It does not amount to a procedural violation if the examining division wrongly finds that a claim is not sufficiently clear to comply with the requirements of Art. 84 EPC 1973, even where there has been a possible error of judgment and failure to seek clarification from the appellant (T 680/89).
The misinterpretation of a document does not constitute a procedural violation (T 1049/92, T 162/82, OJ 1987, 533). In T 588/92 the board pointed out that a different opinion on the specialist knowledge to be applied when interpreting the technical content did not amount to a procedural violation. Even a gross error of judgment on the part of the examining division does not justify reimbursement of the appeal fee (T 860/93, OJ 1995, 47). Misinterpretation of a letter to the EPO department concerned constitutes an error of judgment and not a substantial procedural violation (T 621/91).
In J 9/05 and J 18/05 the board had to decide on the Examining Division's decisions that R. 69(1) EPC 1973 communications were deemed to have been duly delivered to the addressees on the tenth day following its posting. The board held in each case that whilst the examining division had evaluated the evidence as to the postal delivery incorrectly, this amounted to an error of judgment only and could not be characterised as a procedural non-compliance, which was a prerequisite for the application of R. 67 EPC 1973.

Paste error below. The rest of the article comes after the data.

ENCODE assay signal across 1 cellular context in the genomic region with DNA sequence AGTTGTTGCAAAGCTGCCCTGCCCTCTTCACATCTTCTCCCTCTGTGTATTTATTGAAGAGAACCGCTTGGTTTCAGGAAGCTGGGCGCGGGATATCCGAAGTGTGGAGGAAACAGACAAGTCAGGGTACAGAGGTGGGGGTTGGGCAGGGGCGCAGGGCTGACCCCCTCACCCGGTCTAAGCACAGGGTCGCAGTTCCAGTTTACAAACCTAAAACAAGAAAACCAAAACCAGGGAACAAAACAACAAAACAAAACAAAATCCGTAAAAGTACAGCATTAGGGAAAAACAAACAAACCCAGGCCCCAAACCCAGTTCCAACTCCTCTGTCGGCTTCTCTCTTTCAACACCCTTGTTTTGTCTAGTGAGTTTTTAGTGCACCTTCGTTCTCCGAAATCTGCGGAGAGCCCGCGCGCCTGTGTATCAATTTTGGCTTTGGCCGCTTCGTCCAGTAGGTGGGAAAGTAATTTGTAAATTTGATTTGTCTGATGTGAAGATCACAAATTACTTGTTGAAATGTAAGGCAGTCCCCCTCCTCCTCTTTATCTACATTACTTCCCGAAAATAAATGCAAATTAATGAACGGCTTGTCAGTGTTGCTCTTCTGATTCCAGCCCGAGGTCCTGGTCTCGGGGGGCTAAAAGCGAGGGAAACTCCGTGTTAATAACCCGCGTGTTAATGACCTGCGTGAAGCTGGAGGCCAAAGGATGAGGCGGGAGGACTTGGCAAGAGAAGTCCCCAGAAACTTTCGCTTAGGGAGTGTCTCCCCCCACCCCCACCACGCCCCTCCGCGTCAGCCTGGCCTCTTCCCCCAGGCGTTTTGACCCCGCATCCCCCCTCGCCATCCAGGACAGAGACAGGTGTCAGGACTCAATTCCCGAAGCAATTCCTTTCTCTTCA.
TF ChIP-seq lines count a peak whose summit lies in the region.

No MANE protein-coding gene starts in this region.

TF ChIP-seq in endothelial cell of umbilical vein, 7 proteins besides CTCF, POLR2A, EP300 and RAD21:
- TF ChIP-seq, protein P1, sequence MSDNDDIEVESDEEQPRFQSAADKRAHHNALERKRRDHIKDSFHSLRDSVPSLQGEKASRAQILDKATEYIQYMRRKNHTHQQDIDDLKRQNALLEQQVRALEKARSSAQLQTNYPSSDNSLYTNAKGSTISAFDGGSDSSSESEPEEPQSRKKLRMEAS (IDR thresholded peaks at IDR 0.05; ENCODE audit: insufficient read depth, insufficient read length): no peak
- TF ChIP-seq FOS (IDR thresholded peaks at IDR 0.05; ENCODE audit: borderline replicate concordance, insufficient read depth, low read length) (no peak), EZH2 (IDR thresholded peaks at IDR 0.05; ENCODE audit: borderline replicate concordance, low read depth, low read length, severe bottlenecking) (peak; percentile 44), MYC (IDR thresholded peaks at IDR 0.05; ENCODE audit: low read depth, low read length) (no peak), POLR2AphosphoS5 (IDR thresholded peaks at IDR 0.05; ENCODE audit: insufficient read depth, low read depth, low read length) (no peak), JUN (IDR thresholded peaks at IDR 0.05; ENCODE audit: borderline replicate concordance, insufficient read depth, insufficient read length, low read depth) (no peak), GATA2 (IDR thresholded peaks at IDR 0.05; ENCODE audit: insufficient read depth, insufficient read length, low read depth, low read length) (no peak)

In T 248/00 the board decided that, where a late submission was not admitted, an irregularity had taken place if the department had exercised its discretion incorrectly, that is to say on the basis of irrelevant or arbitrary considerations. The board held that, even if the non-admission might ultimately prove to be incorrect, such application of the law did not amount to a substantial procedural violation. The issue was, rather, whether the opposition division’s discretion had been incorrectly exercised in not admitting a late-filed request.
In T 494/07 the board held that if two apparently similar case constellations were decided differently, this could at most be regarded as an error of judgement. In the case at issue, the board held that not following an earlier board decision therefore did not constitute a substantial procedural violation.
In T 970/10 the board held that an incorrect assessment of a document with regard to its date of availability to the public related to a factual error in respect of the substantive requirements to be met by the "state of the art" in accordance with Art. 54(2) EPC (which is included in Part II Substantive Patent Law of the EPC, "Substantive Patent Law"), and not to an error in respect of procedural law. A decision relying on a post-published document which did not form part of the state of the art under Art. 54(2) EPC did not constitute a substantial procedural violation justifying reimbursement of the appeal fee.